Chapter 3.1. A new polyester bead platform technology for advanced TB diagnostics


Bernd H.A. Rehm

Art work
On the way
Christoph Puschner
The unavailability of tests for fast and simple diagnosis of diseases in resource deprived
regions is one of the causes of the differences on the mortality rates from communicable 
and non-communicable diseases between developing and developed world.
Sick of those who come with words, 
Tomas Tranströmer
From March 1979


It is estimated that approximately one-third of the human population are carriers of Mycobacterium tuberculosis, i.e., are latently infected with tuberculosis (TB) but do not show any of its symptoms [1]. In 2012, 8.6 million people were diagnosed with active clinical TB, and 1.3 million died from the disease. However, only approximately 30% of people suffering from active TB have been diagnosed [2]. This is largely due to a lack of diagnostic capacity in low-resource settings. Not only is there an unmet demand for cost-effective diagnostic kits for use in low-resource settings with a high TB burden, but there is also a need to address the caveats of existing diagnostics for childhood TB, drug-resistant TB, smear-negative TB, extrapulmonary TB, HIV-TB, and latent tuberculosis infection (LTBI). The management of infectious diseases, such as malaria and HIV, has been significantly improved by the development of low-cost point-of-care (POC) tests [3]. This has particularly benefitted resource-limited settings where the healthcare infrastructure is less developed. POC tests are simple and fast, and enable extensive use and timely therapeutic responses and/or healthcare management [4].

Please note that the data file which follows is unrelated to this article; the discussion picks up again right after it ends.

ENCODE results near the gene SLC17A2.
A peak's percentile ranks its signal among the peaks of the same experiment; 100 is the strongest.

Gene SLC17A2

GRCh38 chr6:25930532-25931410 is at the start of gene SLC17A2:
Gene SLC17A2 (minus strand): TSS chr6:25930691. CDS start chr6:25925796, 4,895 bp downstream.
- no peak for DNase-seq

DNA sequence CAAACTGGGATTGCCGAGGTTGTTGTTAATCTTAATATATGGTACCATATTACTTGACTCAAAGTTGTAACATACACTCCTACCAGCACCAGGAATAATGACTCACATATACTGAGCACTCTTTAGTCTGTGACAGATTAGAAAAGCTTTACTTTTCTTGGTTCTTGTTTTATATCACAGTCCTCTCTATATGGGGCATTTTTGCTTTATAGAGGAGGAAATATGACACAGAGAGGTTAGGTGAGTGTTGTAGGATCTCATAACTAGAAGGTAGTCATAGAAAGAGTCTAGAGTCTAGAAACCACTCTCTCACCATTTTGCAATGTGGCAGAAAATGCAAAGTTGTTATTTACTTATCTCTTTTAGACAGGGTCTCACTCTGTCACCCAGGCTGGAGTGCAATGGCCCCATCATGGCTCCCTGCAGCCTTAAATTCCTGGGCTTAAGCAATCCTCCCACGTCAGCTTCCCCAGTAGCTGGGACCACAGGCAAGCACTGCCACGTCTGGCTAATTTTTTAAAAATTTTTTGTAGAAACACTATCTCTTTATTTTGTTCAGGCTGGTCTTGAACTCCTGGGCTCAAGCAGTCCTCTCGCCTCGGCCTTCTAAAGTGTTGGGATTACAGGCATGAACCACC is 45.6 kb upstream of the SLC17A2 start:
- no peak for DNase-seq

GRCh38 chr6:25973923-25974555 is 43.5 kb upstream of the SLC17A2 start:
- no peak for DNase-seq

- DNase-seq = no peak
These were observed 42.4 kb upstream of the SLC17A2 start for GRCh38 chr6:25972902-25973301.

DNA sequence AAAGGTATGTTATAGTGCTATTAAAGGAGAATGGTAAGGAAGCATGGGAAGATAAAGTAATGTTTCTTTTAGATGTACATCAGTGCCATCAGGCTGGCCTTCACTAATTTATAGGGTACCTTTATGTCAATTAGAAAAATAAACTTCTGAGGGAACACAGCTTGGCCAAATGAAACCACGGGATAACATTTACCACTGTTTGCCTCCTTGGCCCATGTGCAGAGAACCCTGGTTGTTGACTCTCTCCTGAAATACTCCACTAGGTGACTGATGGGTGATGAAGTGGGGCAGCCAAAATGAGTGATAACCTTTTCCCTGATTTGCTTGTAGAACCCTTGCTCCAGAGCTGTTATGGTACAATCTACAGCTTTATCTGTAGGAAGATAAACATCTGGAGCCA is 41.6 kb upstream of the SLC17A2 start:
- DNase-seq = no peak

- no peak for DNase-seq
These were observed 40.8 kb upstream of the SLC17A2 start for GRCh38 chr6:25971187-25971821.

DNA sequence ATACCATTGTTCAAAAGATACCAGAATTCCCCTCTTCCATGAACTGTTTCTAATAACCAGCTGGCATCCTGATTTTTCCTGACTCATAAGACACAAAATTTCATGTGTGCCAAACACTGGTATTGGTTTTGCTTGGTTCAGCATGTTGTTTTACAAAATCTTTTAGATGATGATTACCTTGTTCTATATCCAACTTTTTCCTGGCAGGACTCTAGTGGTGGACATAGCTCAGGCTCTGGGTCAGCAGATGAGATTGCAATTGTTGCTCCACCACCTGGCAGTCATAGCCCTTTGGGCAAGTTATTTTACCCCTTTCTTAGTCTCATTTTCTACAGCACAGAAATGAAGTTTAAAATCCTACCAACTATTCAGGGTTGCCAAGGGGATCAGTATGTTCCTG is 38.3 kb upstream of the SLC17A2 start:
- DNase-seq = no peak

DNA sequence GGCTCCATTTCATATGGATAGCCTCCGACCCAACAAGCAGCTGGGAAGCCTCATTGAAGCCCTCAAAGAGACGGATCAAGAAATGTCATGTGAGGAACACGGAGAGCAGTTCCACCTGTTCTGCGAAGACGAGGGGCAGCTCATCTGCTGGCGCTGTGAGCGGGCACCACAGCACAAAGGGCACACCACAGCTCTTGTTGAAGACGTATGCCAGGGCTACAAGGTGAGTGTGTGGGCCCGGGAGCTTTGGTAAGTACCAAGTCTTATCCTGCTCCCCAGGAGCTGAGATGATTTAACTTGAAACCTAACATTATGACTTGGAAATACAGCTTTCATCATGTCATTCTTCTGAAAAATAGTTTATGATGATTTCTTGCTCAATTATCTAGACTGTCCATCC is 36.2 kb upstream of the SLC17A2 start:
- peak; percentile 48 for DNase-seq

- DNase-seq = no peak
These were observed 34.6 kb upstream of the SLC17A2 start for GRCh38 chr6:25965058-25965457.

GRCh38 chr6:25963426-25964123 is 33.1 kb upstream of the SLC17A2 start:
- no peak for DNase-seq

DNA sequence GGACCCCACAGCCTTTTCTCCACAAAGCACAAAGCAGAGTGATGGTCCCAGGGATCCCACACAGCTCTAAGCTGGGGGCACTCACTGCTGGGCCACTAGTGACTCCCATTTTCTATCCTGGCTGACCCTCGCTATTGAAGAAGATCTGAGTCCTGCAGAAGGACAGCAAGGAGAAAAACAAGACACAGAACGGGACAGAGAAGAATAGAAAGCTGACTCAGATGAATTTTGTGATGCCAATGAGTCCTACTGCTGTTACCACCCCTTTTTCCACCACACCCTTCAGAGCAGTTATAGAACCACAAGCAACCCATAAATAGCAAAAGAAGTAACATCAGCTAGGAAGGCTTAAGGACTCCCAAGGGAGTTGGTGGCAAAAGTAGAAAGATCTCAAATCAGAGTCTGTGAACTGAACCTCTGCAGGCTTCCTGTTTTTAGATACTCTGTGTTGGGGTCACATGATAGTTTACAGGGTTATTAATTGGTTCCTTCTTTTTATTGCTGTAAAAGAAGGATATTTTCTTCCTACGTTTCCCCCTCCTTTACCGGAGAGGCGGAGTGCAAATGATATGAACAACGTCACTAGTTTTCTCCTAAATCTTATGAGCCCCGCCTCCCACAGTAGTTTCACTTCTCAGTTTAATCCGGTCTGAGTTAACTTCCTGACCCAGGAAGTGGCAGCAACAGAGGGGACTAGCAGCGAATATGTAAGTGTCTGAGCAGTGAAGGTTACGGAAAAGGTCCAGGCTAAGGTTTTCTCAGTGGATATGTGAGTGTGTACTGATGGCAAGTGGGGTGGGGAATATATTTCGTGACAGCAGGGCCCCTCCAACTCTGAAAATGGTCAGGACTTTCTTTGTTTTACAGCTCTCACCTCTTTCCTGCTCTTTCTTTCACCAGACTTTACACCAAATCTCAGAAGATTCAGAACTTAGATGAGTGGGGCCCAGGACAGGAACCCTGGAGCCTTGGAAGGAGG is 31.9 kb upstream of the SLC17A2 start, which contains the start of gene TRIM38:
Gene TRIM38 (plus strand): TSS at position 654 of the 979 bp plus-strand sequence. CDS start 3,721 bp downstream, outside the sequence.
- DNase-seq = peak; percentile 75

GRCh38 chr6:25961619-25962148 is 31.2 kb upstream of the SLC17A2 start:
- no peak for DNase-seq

Current diagnosis of TB and its caveats